Fonterra leaders are facing a backlash from dairy farmers over a range of issues, including their choice of new chairman, being thrashed on milk payout by a tiny Waikato company, and a monster golden handshake to departing chief executive Andrew Ferrier.
Grumbling in the 10,500-strong shareholder ranks is coming to a head this week as a bruising contest for a director vacancy kicks off and Fonterra chairman Sir Henry van der Heyden, chairman-elect John Wilson and first-year chief executive Theo Spierings front up to what is expected to be feisty nationwide meetings with the farmer-owners of New Zealand’s biggest company to discuss its flat annual performance and drop in milk payout.
One influential shareholder said the unease threatened the stability of Fonterra, which is 90 per cent of the $12 billion dairy industry.
If farmers were disgruntled enough they would sell their shares and desert the company for processors that did not require them to buy shares, he said.
«We are a bit exposed at the moment with all the environmental and sustainability pressures pushing down our production.»
Dairy industry politics have never been for the fainthearted, never more so than when tightly-held director spots become vacant.
But with word spreading that the recent board vote for Te Awamutu’s John Wilson to replace the retiring van der Heyden was far from unanimous, and with the co-operative still recovering from a deeply divisive debate over the board’s drive to introduce share trading among farmers with public listing connotations, news of an $8.2 million payment to Ferrier last year while some farmers financially struggle, and that van der Heyden is to stay on the board as a director, has fanned unrest.
The announcement of a bumper milk payout of $7.50 per kilogram of milksolids by Waikato’s Tatua dairy co-operative compared to Fonterra’s $6.08/kg has aggravated the situation.
Tatua retained pretax 54c/kg, implying it had enough in the kitty to make an $8 payout if desired. Fonterra’s payout was $1.52/kg less than the previous year’s.
Wilson is up for re-election in December, along with academic Nicola Shadbolt. A third vacancy has been created by the shock exit of farmer-director Colin Armer within days of Wilson’s election as van der Heyden’s successor.
The Waikato Times understands rich-lister and corporate farmer Armer and director John Monaghan sought the chairmanship, which must go to a farmer. Fonterra has nine farmer directors and four independent appointed directors.
The Times understands Wilson’s election was opposed by most farmer directors. He was supported by van der Heyden and the independent directors. A farmer told the Waikato Times Wilson’s election represented «a consolidation of power» by van der Heyden that disturbed.
Van der Heyden yesterday said: «Can I frame it this way – all directors on the board today support John Wilson as chairman-elect and the whole board supports the chief executive.»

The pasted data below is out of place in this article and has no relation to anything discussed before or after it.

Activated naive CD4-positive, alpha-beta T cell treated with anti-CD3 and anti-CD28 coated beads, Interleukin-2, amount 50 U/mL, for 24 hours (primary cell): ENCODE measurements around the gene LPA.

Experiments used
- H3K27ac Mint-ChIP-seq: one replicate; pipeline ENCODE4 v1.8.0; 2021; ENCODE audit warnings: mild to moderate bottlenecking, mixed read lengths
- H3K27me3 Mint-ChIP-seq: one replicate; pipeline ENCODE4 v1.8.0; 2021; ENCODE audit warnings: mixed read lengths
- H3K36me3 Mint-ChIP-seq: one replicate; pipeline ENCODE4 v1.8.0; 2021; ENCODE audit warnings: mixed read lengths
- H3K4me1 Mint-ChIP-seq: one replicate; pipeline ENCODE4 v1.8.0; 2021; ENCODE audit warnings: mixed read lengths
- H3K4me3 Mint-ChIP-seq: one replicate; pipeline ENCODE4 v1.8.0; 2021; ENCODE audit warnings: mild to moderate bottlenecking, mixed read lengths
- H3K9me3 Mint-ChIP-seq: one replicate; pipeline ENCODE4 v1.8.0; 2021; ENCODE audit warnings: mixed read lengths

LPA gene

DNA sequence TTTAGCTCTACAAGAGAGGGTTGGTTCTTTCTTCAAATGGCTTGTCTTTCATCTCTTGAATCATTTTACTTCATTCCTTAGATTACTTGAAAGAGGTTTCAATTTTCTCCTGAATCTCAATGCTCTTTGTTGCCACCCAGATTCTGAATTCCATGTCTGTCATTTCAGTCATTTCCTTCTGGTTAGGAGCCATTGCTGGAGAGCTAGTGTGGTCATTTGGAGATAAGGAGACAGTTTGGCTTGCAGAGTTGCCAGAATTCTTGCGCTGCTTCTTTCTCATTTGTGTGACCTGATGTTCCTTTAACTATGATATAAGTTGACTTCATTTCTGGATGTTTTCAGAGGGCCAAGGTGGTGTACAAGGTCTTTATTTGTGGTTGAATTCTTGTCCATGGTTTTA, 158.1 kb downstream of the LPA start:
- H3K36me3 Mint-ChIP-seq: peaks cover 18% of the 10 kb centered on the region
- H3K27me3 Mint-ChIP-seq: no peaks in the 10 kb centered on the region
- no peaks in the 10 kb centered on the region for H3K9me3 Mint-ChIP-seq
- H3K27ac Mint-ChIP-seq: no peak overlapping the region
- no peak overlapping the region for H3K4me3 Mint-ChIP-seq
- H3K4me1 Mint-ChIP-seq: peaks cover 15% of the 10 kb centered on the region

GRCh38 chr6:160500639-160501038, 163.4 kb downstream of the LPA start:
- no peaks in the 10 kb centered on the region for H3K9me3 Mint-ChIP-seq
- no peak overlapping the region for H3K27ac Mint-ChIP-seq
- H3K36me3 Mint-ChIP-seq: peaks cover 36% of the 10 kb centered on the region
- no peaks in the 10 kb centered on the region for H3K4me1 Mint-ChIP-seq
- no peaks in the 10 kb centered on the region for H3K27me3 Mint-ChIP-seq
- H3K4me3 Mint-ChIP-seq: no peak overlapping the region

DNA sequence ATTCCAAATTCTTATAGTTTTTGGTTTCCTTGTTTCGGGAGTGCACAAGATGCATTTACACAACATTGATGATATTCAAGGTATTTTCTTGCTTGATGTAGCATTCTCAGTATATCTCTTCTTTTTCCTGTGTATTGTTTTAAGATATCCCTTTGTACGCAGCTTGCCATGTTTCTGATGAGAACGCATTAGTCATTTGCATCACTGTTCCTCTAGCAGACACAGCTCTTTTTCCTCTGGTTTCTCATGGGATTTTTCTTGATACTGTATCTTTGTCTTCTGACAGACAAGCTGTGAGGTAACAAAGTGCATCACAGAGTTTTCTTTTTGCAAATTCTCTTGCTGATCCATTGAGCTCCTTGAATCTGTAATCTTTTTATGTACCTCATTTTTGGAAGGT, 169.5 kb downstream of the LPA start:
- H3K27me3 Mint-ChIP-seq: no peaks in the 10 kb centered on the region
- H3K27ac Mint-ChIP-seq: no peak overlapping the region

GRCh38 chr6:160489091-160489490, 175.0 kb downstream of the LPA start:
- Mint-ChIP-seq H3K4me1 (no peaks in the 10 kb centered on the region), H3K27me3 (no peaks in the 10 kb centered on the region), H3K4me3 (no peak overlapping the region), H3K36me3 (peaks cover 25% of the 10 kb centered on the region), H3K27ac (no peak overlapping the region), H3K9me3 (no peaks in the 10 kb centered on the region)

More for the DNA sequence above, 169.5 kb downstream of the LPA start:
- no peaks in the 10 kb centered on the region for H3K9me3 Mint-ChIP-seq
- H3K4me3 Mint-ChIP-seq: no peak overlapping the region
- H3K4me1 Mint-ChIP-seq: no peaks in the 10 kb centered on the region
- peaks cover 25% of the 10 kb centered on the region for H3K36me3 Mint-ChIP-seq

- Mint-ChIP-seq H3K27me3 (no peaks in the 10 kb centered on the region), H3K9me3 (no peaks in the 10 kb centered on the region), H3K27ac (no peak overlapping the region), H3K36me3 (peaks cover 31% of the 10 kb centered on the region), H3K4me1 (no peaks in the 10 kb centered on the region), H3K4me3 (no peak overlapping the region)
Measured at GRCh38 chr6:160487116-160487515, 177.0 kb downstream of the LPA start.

Wilson said he found it «remarkable» that a confidential process was being debated. He repeated an earlier statement that he knew he had to earn the respect of farmers.
Van der Heyden said he had wanted to step down after the December annual meeting. He had agreed to the board’s request to stay on for six months to help bed in share trading.
«People are playing games because of the director elections. It happens all the time.»
Former Federated Farmers dairy chairman Lachlan McKenzie, who has ruled himself out of the running for a Fonterra board seat, said farmers needed to understand the difference between a co-operative and an investment company.
Fonterra was poised to be turned into the latter by its board, with units in its shares to be publicly listed as part of share trading among farmers this year, and independent non-farmer directors having a say in who is its chairman, he said.
He accused van der Heyden of «political interference» at many levels of governance, including «inappropriate» comments about director candidates at farmer meetings.
FONTERRA EXPANSION BRINGS JOBS
Fonterra is to build a $30 million extension to its export cream cheese manufacturing operation at Te Rapa in the Waikato.
The dairy giant intends to more than double its current production of 10,000 tonnes of cream cheese for export to Japan and Asia.
Director New Zealand operations Brent Taylor said Waikato company Tetra had won the contract to build the single-storey plant which would create up to 25 new jobs.
It will be built this dairy season, commissioned next winter, with production due to start in early August next year.
Japanese bakeries and cheesecake manufacturers are the biggest buyers of Te Rapa’s cream cheese production, but Asian bakeries particularly in China are a growing market. Te Rapa is Fonterra’s only export cream cheese plant.